Disco also evokes the cliched images of retro 70's nights and platform shoes with open top shirts and thoughts of the days where everyone from mod singer Rod Stewart to jazz legend Idris Muhammad got on the disco train and made music for the dance-floors. Disco saw the rise of the 12 inch single and a DJ Culture which is also bigger than ever today, but it remains one of the most misunderstood music genres and often one in which commentators can be totally ignorant! For me, it is a special music genre for many reasons, not least because of the fact that it's rise went hand in hand with the birth of hip-hop, which sprung out of many of the same communities and which first reached the mainstream through re-workings of the disco anthems of the day being replayed by live musicians added to rappers on the top.
I was lucky enough to always appreciate that a million miles away from "Y.M.C.A" and the wedding anthems that everyone knows, there was an underground music culture that developed out of this era that still carries an amazing relevance today. Just take a look at the best modern music producers and dj's; Danny Krivit, Theo Parrish, Moodyman and many more are all children of the disco era and slaves to the grooves which dominated nearly every big club track of that era.
Disco is far from dead. Despite record company and media fuelled revivals instigated by music from the likes of Cassius, Basement Jaxx and Daft Punk in the 90's, the disco era was always held in great esteem by the true aficionados of dance music, and DJ's, producers and record collectors have for a long time kept the spirit of the music alive. Even in the pop charts we can see this clearly. Madonna came out of the disco era, Lady Gaga and most hit-makers these days are in thrall of the 70's and 80's while Timbaland and a thousand other producers keep nodding towards it's later electro stylings.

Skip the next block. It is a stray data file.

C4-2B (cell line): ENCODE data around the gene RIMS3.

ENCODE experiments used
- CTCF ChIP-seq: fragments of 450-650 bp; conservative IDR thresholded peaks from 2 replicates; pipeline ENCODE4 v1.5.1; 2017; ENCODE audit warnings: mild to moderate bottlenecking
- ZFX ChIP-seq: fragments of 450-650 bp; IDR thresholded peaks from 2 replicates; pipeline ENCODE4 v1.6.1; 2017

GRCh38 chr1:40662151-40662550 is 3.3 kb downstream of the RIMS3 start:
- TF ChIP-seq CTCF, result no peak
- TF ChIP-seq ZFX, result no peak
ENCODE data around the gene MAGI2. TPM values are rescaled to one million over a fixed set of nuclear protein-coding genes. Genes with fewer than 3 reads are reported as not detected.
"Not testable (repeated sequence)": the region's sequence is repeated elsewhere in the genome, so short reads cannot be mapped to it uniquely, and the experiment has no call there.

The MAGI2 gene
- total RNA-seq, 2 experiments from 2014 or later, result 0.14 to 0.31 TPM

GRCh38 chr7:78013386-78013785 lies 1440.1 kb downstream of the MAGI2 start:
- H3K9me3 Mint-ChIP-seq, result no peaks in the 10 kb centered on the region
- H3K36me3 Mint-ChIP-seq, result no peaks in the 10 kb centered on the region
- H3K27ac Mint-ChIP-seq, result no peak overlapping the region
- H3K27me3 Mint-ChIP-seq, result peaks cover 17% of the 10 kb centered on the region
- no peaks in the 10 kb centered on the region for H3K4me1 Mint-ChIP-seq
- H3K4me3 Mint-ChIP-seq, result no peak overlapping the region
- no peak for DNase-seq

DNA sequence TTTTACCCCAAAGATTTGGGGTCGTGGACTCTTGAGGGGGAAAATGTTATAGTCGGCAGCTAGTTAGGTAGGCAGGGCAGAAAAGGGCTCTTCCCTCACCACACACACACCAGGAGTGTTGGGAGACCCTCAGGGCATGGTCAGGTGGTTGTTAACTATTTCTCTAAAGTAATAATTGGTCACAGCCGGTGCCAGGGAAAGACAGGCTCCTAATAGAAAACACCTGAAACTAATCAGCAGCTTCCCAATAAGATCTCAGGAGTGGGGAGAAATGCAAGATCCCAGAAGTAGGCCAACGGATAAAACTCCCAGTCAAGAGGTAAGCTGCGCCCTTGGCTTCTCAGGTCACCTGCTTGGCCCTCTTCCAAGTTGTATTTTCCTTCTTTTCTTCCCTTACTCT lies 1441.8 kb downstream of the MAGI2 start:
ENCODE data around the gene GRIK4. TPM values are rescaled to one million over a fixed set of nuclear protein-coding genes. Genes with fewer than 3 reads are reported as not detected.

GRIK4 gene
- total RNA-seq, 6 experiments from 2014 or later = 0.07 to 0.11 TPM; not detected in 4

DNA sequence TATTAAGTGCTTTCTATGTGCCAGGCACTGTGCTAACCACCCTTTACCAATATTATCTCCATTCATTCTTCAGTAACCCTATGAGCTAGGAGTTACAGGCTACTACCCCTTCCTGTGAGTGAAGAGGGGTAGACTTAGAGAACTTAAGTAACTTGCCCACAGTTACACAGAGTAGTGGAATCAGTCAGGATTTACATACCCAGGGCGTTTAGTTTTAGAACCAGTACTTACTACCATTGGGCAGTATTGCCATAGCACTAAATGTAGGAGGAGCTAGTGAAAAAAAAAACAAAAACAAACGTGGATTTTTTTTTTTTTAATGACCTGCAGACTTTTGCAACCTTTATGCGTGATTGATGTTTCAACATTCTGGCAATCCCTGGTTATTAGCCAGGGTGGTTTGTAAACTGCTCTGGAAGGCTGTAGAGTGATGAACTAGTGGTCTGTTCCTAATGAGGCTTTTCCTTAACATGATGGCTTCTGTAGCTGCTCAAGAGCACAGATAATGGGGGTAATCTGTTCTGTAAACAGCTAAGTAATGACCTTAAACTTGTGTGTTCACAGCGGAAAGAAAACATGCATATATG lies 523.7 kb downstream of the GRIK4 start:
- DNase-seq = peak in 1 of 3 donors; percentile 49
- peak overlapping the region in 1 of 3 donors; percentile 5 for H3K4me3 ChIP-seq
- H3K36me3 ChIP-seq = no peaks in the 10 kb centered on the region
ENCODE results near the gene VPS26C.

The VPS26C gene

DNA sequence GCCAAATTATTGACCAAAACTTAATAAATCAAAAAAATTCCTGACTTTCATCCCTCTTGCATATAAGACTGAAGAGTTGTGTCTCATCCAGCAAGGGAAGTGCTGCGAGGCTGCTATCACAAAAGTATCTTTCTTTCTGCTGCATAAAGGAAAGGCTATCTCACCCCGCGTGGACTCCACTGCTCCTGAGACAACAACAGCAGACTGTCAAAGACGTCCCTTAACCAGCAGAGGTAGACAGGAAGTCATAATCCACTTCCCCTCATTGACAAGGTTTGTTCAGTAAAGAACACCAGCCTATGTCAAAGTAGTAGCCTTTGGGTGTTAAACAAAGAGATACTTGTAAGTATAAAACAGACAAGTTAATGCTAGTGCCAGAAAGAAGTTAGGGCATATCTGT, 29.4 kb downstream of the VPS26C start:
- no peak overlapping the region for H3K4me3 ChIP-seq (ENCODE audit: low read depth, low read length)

As a DJ it is without doubt one of my favourite types of music to spin at parties or in clubs. Back in the day myself and Angi used spin at a night called Mor Disco in Zoes and every Tuesday night became an incredible party where loads of different people dressed up and got down to the funkiest of tunes! By the time we packed it in the music was becoming really ubiquitous again through the efforts of many of the aforementioned acts but in the intervening years i've always enjoyed dusting off the 12 inch disco gems for special occasions. Last Saturday on Black on Red on RedFM I spun a disco mix with some of my personal favourite selections. Some will be familiar, many more obscure and one or two will be edits of old tunes. The re-edit culture surrounding many disco records is quite interesting actually and when done tastefully it can be really good, fortunately there are many DJ's and producers out there with respect for the genre which brought us some of the greatest music of all time!
Here is the link for the Mix

Disco Special Volume 3


I Wish You Would [edit] Jocelyn Brown
The Sound Of Music Dayton
Mr. Groove One Way
Don't Stop K.I.D.
Spaghettidisco (Extended) Cave Bear Cult
High Skyy
Sweet To Me Logg